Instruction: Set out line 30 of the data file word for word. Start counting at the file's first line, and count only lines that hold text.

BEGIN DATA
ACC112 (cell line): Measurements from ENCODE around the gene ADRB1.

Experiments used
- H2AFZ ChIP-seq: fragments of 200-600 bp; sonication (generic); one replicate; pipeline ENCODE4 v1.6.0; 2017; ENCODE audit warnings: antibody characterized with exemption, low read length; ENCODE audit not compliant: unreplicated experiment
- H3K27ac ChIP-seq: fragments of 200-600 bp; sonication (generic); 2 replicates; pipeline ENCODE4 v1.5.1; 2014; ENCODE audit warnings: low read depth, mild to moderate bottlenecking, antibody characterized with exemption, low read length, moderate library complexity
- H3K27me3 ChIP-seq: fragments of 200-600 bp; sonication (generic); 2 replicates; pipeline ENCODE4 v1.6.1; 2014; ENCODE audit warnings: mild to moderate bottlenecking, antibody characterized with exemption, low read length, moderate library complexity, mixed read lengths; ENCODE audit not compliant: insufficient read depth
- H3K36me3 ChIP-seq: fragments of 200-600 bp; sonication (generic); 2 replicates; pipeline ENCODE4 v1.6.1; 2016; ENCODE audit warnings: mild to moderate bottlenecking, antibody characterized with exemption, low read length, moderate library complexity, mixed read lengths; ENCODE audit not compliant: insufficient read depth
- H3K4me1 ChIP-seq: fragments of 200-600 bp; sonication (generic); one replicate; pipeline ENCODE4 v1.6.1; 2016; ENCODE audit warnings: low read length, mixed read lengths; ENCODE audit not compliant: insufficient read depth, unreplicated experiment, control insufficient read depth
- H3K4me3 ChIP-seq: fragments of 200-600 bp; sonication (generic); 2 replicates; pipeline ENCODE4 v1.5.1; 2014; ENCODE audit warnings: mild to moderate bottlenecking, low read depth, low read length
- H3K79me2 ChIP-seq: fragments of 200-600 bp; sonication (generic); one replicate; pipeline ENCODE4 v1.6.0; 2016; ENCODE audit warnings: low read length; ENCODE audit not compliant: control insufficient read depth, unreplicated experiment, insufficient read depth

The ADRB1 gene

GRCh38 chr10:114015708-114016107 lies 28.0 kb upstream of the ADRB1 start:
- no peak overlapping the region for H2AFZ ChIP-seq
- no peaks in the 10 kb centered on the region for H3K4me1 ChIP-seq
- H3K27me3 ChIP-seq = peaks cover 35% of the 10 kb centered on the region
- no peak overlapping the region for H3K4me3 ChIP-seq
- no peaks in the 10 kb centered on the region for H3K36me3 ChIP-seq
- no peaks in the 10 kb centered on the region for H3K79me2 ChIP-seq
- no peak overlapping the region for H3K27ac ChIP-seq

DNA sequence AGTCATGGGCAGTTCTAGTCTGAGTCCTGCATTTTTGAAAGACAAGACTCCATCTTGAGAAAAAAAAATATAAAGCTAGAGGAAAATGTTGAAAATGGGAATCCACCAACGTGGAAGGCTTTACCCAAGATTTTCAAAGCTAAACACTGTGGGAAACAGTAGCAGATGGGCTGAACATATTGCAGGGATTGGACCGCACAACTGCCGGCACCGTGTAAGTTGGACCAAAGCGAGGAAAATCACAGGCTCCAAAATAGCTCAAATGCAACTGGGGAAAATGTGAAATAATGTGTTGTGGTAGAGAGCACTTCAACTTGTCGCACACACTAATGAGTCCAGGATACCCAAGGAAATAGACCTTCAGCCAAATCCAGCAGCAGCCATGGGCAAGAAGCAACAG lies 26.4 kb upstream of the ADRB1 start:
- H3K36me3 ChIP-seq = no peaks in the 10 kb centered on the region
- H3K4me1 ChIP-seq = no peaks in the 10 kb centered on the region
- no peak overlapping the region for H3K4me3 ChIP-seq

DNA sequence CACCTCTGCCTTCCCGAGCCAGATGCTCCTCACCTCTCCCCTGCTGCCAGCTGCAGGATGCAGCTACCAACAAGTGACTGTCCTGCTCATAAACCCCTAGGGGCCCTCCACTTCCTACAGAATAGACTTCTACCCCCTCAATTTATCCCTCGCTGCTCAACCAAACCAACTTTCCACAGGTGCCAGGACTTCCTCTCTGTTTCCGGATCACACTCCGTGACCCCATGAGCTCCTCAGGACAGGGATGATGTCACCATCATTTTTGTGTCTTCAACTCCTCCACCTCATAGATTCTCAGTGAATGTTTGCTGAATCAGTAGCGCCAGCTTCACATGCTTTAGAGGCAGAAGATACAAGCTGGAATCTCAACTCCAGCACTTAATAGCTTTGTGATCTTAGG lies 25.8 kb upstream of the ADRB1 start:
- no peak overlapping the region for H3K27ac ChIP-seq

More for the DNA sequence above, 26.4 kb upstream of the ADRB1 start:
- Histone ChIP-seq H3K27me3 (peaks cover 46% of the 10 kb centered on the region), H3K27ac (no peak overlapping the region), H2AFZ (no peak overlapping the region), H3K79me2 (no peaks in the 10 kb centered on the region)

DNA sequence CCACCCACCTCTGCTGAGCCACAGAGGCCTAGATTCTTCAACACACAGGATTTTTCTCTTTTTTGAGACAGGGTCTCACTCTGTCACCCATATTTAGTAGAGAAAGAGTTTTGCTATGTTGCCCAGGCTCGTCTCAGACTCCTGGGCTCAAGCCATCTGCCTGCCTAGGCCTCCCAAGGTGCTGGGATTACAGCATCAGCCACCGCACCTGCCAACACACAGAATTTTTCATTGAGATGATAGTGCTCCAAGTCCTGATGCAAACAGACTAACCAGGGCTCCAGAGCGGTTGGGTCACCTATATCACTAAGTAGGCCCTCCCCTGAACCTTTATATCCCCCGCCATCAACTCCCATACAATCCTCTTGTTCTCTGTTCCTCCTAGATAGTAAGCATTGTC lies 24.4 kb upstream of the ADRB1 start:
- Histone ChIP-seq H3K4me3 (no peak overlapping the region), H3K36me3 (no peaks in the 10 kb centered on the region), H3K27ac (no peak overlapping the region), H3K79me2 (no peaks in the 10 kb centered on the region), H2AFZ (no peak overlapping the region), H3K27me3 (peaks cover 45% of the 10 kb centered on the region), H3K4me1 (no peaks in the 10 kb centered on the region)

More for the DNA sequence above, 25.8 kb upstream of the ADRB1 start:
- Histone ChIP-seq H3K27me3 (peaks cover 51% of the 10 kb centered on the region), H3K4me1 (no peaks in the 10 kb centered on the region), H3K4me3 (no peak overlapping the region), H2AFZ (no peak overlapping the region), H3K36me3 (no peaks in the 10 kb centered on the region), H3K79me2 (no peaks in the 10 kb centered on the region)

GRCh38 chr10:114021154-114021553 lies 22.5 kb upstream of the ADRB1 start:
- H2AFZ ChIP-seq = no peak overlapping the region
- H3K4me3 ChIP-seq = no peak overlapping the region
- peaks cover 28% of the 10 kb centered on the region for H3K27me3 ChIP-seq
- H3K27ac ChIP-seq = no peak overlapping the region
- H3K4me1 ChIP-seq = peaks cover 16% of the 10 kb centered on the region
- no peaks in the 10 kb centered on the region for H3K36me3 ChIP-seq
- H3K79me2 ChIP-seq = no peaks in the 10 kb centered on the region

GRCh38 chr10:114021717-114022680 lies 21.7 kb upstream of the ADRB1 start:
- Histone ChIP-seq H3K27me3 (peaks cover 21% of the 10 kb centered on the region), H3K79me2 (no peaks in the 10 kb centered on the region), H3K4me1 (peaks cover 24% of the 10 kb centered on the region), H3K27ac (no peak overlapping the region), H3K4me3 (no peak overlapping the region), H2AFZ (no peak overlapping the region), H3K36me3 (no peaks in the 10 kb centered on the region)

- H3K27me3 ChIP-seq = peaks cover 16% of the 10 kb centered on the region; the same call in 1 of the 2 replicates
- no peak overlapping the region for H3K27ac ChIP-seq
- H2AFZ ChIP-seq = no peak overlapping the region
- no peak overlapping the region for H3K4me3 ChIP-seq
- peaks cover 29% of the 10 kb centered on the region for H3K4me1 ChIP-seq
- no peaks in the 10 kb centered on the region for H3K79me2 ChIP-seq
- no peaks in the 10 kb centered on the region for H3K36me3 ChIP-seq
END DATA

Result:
- Histone ChIP-seq H3K27me3 (peaks cover 51% of the 10 kb centered on the region), H3K4me1 (no peaks in the 10 kb centered on the region), H3K4me3 (no peak overlapping the region), H2AFZ (no peak overlapping the region), H3K36me3 (no peaks in the 10 kb centered on the region), H3K79me2 (no peaks in the 10 kb centered on the region)